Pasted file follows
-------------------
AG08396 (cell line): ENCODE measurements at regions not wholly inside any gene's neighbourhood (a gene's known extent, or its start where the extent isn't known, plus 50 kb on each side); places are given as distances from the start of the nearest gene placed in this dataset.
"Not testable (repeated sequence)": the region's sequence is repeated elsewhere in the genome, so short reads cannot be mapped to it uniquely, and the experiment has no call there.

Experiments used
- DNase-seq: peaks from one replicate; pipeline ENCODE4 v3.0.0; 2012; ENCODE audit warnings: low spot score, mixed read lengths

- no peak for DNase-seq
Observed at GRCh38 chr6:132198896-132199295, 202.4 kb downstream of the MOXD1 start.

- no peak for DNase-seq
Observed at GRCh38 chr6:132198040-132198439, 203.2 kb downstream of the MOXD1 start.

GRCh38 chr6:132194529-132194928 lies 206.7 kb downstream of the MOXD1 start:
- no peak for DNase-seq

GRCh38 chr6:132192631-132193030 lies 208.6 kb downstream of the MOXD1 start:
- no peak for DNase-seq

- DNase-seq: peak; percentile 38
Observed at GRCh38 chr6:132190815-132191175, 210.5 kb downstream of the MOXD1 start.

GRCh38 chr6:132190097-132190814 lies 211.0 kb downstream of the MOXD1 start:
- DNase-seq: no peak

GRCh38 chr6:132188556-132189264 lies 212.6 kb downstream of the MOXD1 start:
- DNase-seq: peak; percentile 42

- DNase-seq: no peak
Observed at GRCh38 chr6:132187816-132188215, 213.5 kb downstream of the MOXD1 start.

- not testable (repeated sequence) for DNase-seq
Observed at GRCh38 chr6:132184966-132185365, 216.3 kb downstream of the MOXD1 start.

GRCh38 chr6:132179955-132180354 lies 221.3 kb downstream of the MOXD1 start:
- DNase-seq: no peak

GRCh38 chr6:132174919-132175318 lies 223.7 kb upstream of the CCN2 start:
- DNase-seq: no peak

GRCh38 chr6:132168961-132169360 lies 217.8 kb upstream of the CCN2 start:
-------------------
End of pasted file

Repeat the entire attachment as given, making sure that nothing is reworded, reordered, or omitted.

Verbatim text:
AG08396 (cell line): ENCODE measurements at regions not wholly inside any gene's neighbourhood (a gene's known extent, or its start where the extent isn't known, plus 50 kb on each side); places are given as distances from the start of the nearest gene placed in this dataset.
"Not testable (repeated sequence)": the region's sequence is repeated elsewhere in the genome, so short reads cannot be mapped to it uniquely, and the experiment has no call there.

Experiments used
- DNase-seq: peaks from one replicate; pipeline ENCODE4 v3.0.0; 2012; ENCODE audit warnings: low spot score, mixed read lengths

- no peak for DNase-seq
Observed at GRCh38 chr6:132198896-132199295, 202.4 kb downstream of the MOXD1 start.

- no peak for DNase-seq
Observed at GRCh38 chr6:132198040-132198439, 203.2 kb downstream of the MOXD1 start.

GRCh38 chr6:132194529-132194928 lies 206.7 kb downstream of the MOXD1 start:
- no peak for DNase-seq

GRCh38 chr6:132192631-132193030 lies 208.6 kb downstream of the MOXD1 start:
- no peak for DNase-seq

- DNase-seq: peak; percentile 38
Observed at GRCh38 chr6:132190815-132191175, 210.5 kb downstream of the MOXD1 start.

GRCh38 chr6:132190097-132190814 lies 211.0 kb downstream of the MOXD1 start:
- DNase-seq: no peak

GRCh38 chr6:132188556-132189264 lies 212.6 kb downstream of the MOXD1 start:
- DNase-seq: peak; percentile 42

- DNase-seq: no peak
Observed at GRCh38 chr6:132187816-132188215, 213.5 kb downstream of the MOXD1 start.

- not testable (repeated sequence) for DNase-seq
Observed at GRCh38 chr6:132184966-132185365, 216.3 kb downstream of the MOXD1 start.

GRCh38 chr6:132179955-132180354 lies 221.3 kb downstream of the MOXD1 start:
- DNase-seq: no peak

GRCh38 chr6:132174919-132175318 lies 223.7 kb upstream of the CCN2 start:
- DNase-seq: no peak

GRCh38 chr6:132168961-132169360 lies 217.8 kb upstream of the CCN2 start: